Home Β» Johnny Butterflyseed Submits Polk County’s First Scrub Plum Herbarium Specimen in Almost 34 Years
Press Releases Scrub Plum (Prunus geniculata) Unique Florida

Johnny Butterflyseed Submits Polk County’s First Scrub Plum Herbarium Specimen in Almost 34 Years

Submitting the first herbarium specimens of Scrub Plum (prunus geniculata) to the University of South Florida Herbarium (USF) from Polk County to in nearly 34 years, Johnny Butterflyseed has shipped his two specimens today. One specimen was shipped to USF, and the other to the University of Florida Herbarium (FLAS). Shipping was arranged for next-day arrival of the specimens to the herbaria.

The last USF Scrub Plum herbarium specimen on record for Polk County was collected by Bruce Hansen, R. P. Wunderlin, and Kris R. DeLaney on August 5th, 1987, in an “open canopied low forest dominated by Carya floridana and scrub oaks such as Quercus laevis” and was “associated with ziziphus celata”.

Polk County’s previous Scrub Plum specimen

DeLaney’s last Scrub Plum specimen, found in the Atlas of Florida Plants at USF, was collected in Highlands County on April 25th, 1988.

DeLaney’s last Scrub Plum specimen

Along with Scrub Plum, DeLaney has submitted thousands of specimens to the herbarium that can help anyone see and identify all of Florida’s known plants. DeLaney, also known as The Botanical Explorer, or simply “BotX,” has published several, excellent articles about some of the most unique Florida plants, available at http://www.botanicalexplorer.com/current.html

Previously to Hansen, Wunderlin, and DeLaney’s Scrub Plum specimens of the 1980s, J. D. Ray, Jr. submitted a Scrub Plum specimen from Highlands County, also on April 25th, but in the year 1960.

Another April 25th Scrub Plum specimen from 1960

Scrub Plum Day

As a result, Johnny decided April 25th should be the official Scrub Plum Day. He has also declared April 25th as his personal Scrub Plum Inventory Day, where his entire population of Scrub Plum have their mottes, ramets, and geniculates poked, prodded, and measured, and their overall health assessed.

Johnny thought it fitting to collect his herbarium specimens on Scrub Plum day, and collect them in honor of Kris R. DeLaney.


Collection labels were created for the event in the style of the herbarium specimen of the 1980s, when typewriters were still used to create the specimen labels. Johnny did not use a typewriter for his submissions, but believes the labels he created have officially achieved “throwback” status.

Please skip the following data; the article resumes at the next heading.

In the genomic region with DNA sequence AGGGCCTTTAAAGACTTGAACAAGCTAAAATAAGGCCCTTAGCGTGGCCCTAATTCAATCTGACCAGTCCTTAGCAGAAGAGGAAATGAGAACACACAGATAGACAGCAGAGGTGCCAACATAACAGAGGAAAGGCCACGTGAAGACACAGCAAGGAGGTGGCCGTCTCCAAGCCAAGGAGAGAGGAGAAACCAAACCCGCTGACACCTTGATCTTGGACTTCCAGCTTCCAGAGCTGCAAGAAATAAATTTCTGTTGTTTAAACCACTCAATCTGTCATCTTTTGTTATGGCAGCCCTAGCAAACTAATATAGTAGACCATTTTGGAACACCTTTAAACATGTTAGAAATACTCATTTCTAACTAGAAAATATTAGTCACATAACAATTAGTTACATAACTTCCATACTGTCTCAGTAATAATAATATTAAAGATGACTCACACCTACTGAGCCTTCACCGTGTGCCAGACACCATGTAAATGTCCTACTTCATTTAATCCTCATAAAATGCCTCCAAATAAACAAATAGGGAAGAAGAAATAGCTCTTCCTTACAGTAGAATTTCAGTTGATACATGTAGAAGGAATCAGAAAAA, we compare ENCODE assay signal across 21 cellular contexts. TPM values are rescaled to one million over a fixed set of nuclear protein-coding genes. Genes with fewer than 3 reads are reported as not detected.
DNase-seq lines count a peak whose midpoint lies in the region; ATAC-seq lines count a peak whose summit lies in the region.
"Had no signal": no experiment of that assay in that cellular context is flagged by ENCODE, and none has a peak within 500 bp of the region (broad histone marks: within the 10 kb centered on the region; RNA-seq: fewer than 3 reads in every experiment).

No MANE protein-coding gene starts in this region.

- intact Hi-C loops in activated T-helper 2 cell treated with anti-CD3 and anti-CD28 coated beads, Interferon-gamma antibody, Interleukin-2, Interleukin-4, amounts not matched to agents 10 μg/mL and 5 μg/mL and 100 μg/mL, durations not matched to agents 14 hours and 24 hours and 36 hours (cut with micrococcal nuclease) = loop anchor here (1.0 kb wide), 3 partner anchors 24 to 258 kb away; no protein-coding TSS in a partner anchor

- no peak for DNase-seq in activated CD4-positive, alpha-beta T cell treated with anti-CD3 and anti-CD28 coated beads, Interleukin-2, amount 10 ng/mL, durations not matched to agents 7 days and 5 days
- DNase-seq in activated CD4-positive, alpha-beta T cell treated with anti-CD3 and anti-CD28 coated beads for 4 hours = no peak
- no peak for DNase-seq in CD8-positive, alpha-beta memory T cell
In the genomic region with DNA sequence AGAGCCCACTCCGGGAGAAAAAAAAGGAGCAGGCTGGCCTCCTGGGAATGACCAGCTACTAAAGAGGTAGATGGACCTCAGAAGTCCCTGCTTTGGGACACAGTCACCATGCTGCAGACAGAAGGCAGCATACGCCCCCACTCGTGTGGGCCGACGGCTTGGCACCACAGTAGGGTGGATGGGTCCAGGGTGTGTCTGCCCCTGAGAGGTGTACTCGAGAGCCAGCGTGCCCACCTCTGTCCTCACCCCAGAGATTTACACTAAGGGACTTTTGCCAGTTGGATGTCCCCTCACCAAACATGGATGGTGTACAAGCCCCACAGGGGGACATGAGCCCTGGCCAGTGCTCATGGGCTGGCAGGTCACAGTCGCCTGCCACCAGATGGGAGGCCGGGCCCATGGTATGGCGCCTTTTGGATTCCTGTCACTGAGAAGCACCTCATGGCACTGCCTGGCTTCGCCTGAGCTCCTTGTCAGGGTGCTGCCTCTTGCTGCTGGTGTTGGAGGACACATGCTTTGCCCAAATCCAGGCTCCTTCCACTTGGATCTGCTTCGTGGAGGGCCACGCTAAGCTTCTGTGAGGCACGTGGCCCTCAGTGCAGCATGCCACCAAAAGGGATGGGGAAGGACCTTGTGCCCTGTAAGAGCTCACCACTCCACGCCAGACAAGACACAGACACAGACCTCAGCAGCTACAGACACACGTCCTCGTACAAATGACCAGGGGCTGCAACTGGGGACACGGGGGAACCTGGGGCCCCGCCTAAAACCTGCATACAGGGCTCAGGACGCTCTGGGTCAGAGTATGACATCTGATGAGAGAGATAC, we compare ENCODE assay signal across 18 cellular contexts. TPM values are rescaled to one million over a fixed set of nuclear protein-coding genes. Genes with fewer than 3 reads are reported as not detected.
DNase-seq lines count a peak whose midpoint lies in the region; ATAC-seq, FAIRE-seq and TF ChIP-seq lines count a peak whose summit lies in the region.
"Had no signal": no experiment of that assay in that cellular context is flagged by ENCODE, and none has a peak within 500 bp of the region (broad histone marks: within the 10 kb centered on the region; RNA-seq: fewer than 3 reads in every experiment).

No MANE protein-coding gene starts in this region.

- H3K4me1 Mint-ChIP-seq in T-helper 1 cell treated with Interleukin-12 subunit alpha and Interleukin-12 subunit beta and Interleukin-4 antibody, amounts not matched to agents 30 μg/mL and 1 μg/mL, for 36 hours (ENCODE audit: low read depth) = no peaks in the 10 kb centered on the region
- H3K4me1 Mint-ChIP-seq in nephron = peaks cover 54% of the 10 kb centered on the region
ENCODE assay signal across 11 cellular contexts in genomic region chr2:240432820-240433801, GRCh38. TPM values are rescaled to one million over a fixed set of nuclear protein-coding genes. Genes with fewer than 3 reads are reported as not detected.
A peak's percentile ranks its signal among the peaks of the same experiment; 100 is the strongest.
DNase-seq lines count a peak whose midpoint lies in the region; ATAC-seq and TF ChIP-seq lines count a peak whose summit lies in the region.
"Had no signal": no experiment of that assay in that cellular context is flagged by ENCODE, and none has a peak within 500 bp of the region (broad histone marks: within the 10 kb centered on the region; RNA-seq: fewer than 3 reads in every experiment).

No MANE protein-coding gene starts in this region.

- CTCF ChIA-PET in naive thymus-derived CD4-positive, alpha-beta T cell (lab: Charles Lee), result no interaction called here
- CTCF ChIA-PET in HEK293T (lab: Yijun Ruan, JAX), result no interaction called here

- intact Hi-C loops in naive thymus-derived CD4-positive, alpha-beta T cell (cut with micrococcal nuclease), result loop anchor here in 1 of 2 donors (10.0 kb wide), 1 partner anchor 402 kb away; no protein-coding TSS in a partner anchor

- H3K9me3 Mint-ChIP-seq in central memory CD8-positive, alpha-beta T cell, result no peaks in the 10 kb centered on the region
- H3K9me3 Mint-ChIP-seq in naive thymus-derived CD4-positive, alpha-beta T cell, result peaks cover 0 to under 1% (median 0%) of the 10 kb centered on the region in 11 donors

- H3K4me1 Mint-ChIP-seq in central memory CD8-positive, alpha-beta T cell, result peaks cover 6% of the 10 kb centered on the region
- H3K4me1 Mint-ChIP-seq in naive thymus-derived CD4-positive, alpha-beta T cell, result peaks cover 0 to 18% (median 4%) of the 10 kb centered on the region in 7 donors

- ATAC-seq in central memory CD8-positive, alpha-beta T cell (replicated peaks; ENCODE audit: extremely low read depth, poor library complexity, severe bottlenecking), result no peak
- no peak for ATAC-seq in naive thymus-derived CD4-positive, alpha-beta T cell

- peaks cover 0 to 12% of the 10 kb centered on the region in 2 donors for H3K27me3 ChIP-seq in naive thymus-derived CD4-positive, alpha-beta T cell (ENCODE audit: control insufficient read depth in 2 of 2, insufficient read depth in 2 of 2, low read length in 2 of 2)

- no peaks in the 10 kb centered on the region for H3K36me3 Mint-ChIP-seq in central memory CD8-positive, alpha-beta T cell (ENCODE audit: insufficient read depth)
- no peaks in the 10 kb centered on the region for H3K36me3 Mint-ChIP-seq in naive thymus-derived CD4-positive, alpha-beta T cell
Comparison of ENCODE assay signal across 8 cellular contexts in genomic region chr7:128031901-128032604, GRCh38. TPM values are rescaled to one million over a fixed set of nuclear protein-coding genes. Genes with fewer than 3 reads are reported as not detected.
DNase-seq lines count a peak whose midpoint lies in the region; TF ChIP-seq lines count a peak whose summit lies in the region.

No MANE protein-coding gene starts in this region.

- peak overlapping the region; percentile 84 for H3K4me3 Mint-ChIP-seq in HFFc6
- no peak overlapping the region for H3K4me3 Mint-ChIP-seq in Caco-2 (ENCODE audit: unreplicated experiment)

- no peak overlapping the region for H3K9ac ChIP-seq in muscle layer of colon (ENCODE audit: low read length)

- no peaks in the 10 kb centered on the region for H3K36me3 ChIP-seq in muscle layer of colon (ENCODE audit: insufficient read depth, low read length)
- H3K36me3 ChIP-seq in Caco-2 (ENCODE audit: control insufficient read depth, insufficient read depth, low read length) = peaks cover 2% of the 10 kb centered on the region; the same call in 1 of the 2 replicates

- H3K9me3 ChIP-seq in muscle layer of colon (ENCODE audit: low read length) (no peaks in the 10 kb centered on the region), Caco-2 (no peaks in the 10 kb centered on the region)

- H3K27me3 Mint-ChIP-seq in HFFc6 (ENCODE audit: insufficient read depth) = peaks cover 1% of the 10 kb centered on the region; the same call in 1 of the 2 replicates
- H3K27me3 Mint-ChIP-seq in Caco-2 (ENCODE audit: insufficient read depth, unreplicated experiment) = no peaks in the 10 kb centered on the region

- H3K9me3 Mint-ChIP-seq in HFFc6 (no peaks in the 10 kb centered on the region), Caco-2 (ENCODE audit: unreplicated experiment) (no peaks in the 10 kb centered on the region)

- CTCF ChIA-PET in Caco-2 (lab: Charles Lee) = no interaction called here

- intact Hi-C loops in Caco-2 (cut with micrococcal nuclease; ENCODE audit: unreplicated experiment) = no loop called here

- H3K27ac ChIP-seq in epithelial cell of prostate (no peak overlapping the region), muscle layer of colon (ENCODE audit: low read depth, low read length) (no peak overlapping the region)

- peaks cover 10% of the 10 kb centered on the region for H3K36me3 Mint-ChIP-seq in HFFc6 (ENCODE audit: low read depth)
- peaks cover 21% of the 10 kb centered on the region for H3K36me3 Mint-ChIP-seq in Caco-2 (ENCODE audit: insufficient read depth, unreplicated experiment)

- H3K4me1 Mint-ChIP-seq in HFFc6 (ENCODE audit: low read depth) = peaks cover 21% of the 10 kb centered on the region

Collection labels created for the Scrub Plum specimens, in honor of Kris R. DeLaney.


The samples were collected from Johnny’s chosen donor plant, which only weeks earlier was lost under a sea of Myrtle Oaks, and immediately added to a Forestry Suppliers Standard Plant Press (stock #: 53674). Johnny believes pressing the specimen directly in the field gives best results. The branches were placed in a piece of heavy brown “kraft” paper, 9″ x 23″, folded in half along their longest axis. This paper will help wick moisture away from the specimen during the drying process. Once dry, this paper allows easy installation of the specimen into its shipping container, an 11″ x 13.5″ rigid paperboard mailer. Simply slide it in, paper and all.

Drying Process

For drying, Johnny employed a 3M HEPA Air Purifier (model: FAP-CO1-F1) to use as cleaned, dehumidified, and compressed air input to the plant press. Two 3M F1 HEPA-compliant filters were used in series to double the cleaning power of the incoming drying air stream.

The press was installed, on its side, atop the room air purifier, such that the compressed air was forced into the corrugated cardboard spacers of the plant press, which diffused quickly through the press, blowing out of the press with nearly as much force as without the press in place.

This configuration increased air flow directly through the press itself, and made for very good drying times. This method helped the specimen achieve moisture levels slightly below that of the ambient air.

Further, without a high-power, resistive heat source, Johnny believes this method will prove to be much safer than other methods, and a method easily achieved for the average user. One plant press placed atop one room air purifier should cover a dozen specimens at a time.

This was left running for 96 hours, after which time the folded paper sleeves were inserted directly into their mailers and taken directly to the post office.


Johnny Butterflyseed believes that the submission of these Scrub Plum specimens, after a third of a century, is a good omen for Scrub Plum health overall. A good omen, not just for Scrub Plums, but a good omen for the Scrubs themselves.

Johnny believes that the tide is turning in the favor of Florida’s xeric upland ecology.. one day at a time.

Leave a Comment